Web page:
I’ve been swapping for about 4 years now through various social media sites and within our local sewing group and guild.
Different types of swaps may include specific blocks, sizes & color combos. Handmade items such as pincushions and zippy bags. Some have strict rules that must be adhered to and some only have a theme to follow, such as butterflies, in which anything can be swapped as long as it has a butterfly.
Overall, I find this quilting activity rewarding and enjoyable and I’ve made many online friends doing it. I have had a few swaps that have proven to be challenging. For example, the color scheme is ‘off’ or the blocks I receive may be shy of the dimension requirements, but this never stops me from saying…”yes” to the next one!
Today I’m going to share with you a few tips, mainly focusing on block swaps, to help make your next swap successful for you and your partners.
Use quilt store quality fabrics for your swaps.
Use precise cutting. This is where it all starts. Accurate cutting will help ensure the desired block size. Here’s a quick refresher on Craftsy for tips on using your rotary cutter and mat.
Double check your seam allowance. A 1/4″ seam allowance is typically required for quilting. If your 1/4″ is off, your block will not finish the correct size. Invest in a 1/4″ foot for your machine. The 1/4” foot has a guide designed to help you achieve perfect 1/4” seams when piecing. The distance between the needle and the right guide is a true 1/4”. Or, stack painters tape as a reference along the plate to guide you.
Don’t sacrifice quality for quantity. Slow down your pace, it’s not a race! Take your time with each block.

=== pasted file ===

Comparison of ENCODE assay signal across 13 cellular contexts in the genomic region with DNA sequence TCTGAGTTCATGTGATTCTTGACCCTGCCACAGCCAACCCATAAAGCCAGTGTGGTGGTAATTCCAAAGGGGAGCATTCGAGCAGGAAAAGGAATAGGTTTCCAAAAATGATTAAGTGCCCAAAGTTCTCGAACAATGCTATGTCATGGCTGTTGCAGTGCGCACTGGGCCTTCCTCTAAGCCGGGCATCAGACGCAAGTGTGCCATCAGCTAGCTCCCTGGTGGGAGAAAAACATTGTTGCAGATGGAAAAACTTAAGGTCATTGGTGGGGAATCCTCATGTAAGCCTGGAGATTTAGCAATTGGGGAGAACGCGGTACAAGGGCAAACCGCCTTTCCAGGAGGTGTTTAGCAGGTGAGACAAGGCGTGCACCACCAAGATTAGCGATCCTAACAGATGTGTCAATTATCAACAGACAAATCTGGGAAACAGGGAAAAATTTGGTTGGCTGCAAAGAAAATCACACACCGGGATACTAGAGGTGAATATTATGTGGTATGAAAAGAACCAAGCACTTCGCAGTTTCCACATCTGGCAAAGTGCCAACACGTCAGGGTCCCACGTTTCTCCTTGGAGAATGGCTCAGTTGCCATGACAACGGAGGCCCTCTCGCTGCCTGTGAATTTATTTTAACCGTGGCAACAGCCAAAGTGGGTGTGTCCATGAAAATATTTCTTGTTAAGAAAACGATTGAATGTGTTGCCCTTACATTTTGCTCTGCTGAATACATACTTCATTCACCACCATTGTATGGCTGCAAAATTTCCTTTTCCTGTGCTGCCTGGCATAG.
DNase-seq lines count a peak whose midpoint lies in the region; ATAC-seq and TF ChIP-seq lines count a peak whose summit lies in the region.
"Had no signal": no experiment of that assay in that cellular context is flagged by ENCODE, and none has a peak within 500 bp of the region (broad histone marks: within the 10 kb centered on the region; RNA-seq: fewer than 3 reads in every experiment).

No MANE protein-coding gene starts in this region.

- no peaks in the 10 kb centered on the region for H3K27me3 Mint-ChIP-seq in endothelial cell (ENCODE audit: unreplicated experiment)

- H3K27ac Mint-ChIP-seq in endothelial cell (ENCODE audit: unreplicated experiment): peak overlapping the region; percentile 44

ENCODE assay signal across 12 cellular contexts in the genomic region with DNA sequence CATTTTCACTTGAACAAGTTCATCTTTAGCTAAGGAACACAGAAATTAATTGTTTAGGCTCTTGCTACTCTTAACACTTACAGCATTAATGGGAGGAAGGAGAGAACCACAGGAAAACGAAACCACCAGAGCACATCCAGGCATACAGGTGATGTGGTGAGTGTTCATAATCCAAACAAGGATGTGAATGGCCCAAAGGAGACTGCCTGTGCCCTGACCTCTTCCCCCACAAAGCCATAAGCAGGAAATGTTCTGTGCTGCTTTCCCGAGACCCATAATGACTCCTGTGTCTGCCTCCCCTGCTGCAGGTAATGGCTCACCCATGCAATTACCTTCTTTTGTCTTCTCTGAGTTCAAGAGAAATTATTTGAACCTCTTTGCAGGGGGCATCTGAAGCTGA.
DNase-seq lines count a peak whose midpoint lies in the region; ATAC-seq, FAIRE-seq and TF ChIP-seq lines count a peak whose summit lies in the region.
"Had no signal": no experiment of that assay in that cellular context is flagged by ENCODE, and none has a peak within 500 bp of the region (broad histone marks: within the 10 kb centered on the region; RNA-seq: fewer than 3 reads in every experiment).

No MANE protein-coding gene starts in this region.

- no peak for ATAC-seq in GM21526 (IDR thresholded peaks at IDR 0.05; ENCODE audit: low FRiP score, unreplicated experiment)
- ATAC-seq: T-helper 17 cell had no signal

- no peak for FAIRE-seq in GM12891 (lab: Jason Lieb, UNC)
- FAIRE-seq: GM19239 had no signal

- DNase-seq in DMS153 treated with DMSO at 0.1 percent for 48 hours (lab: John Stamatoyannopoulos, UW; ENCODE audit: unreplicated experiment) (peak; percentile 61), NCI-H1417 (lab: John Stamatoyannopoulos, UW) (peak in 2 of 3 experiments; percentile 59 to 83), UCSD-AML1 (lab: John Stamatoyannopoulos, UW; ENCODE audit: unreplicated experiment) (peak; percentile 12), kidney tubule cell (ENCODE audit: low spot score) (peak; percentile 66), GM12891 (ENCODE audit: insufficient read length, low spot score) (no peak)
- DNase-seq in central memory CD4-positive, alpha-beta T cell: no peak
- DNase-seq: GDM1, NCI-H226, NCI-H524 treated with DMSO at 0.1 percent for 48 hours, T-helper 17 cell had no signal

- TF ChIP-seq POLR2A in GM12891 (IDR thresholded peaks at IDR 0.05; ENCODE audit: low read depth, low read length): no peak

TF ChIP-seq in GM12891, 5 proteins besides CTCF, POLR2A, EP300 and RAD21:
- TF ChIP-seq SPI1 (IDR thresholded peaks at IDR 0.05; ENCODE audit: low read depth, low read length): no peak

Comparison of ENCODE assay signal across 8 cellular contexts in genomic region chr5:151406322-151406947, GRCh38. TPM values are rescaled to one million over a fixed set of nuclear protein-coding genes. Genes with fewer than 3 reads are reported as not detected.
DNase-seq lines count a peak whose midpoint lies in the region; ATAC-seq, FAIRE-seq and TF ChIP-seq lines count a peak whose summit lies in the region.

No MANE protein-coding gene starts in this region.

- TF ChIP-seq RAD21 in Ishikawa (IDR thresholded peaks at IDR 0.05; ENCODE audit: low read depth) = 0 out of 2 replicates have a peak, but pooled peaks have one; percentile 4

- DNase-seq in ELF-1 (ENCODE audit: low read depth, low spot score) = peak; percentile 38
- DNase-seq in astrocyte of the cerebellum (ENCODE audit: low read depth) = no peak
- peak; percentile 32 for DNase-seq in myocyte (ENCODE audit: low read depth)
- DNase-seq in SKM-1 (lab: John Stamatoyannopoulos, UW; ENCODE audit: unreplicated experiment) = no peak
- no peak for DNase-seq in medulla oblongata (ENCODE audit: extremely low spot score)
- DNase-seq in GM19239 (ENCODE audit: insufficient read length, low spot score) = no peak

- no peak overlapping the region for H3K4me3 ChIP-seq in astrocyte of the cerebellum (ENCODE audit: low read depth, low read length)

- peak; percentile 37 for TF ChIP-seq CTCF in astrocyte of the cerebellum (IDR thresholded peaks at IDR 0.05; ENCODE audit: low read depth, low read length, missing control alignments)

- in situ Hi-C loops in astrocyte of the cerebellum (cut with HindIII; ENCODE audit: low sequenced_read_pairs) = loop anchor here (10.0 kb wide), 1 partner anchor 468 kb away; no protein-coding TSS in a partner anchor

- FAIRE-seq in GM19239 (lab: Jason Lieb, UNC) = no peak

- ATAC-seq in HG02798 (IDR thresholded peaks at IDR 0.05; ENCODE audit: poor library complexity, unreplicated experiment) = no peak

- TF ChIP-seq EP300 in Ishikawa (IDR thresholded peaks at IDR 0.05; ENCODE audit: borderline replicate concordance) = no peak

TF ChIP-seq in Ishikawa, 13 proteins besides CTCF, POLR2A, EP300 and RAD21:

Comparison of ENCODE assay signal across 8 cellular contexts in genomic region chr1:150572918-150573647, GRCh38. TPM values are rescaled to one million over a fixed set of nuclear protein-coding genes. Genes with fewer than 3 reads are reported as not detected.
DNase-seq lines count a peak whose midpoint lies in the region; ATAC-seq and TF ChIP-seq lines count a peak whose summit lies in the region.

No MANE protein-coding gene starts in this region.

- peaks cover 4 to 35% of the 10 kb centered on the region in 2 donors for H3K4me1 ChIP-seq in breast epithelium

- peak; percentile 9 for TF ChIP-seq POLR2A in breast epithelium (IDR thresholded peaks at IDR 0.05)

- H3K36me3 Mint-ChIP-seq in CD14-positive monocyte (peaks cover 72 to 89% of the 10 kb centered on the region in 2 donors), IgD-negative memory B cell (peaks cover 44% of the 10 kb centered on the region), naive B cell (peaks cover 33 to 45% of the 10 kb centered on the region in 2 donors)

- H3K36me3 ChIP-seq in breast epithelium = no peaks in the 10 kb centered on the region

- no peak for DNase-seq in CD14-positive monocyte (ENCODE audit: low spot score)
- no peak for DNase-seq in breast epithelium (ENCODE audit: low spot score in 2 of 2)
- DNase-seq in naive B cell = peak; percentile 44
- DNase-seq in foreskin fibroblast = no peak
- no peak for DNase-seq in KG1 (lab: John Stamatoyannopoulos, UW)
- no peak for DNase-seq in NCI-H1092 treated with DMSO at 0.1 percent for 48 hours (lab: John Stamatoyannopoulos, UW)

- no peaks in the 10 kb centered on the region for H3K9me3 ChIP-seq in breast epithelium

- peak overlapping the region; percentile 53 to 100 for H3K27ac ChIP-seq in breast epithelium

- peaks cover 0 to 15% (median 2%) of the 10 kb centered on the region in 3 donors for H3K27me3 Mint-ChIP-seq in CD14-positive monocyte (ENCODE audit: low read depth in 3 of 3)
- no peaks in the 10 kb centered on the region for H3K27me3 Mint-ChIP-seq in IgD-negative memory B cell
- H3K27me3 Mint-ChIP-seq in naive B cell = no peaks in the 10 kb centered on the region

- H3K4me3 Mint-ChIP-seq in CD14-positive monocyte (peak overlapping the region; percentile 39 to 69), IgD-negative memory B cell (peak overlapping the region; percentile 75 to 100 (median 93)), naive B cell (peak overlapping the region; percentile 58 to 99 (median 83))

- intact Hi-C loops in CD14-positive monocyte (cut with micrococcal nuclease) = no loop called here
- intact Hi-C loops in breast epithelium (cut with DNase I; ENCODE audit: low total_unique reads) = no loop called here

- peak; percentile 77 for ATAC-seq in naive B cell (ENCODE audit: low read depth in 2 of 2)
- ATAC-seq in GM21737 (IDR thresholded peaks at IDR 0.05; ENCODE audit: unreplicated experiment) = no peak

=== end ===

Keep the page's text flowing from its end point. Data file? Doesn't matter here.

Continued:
Measure your block before swapping. A good Sewista is most likely to be able to work with about 1/8″ of your block being off . After all, we are not perfect.
1/8 + 1/8 = 1/4″ total.
But, if your block is 1/4″ off on each side…
1/4 + 1/4 = 1/2″ *this is not workable. No amount of “stretching” can resolve this problem y’all!
As you can see, my block is slightly off. Mostly, because I can’t seem to sew a straight line to save my life even while using my fancy pants 1/4″ foot but it is still well within an accepted allowance…within the 1/8″ allowance.
Press your work well after each addition. Press your seams flat, whether it be open seams or pressed to one side. Do not “iron”. This will cause stretching. Use Best Press or other solutions to “starch” your finished project. Nothing makes me smile more than a well pressed block. It’s my finishing touch. If your block is pressed, you will be able to make an accurate determination of whether it is the correct size.
One of our guild members, Trish, was kind enough to share her recipie for a homemade pressing spray if you’d like to make your own.
Mix a ratio of 4 parts water with 1 part POTATO vodka.
Add to a spray bottle. It’s important that it be POTATO vodka. Ask your local wine & liqueur store if they carry it.
Follow the design elements required for the block swap. For example, if your swapping for Halloween, and your swap partner or leader asks for a certain block size or color palette, try to accommodate those requests as closely as possible. This will ensure a cohesive final quilt for whoever is making it.
Don’t hesitate to ask for guidance. Like I mentioned, we are all here to learn from each other. I literally need Paige to explain paper piecing every. single. time. I do it! It’s ok to ask for help. Everyone has their own level of experience and what they are skilled in.
Use good judgement. Ask yourself…”Is this something I would want to receive“? Make something you don’t want to give away. Because if you love it, so will someone else.
Mail your project on time. If you have joined an online swap through sites such as Flickr or Instagram, make sure to mail your project or block out in time. Your swap partner will anxiously be awaiting it’s arrival. You wouldn’t want to dissapoint her!
Have fun! Use quilt swaps to make new friends, expand your sewing skills and be creative. But remember, the most important part, is to have fun!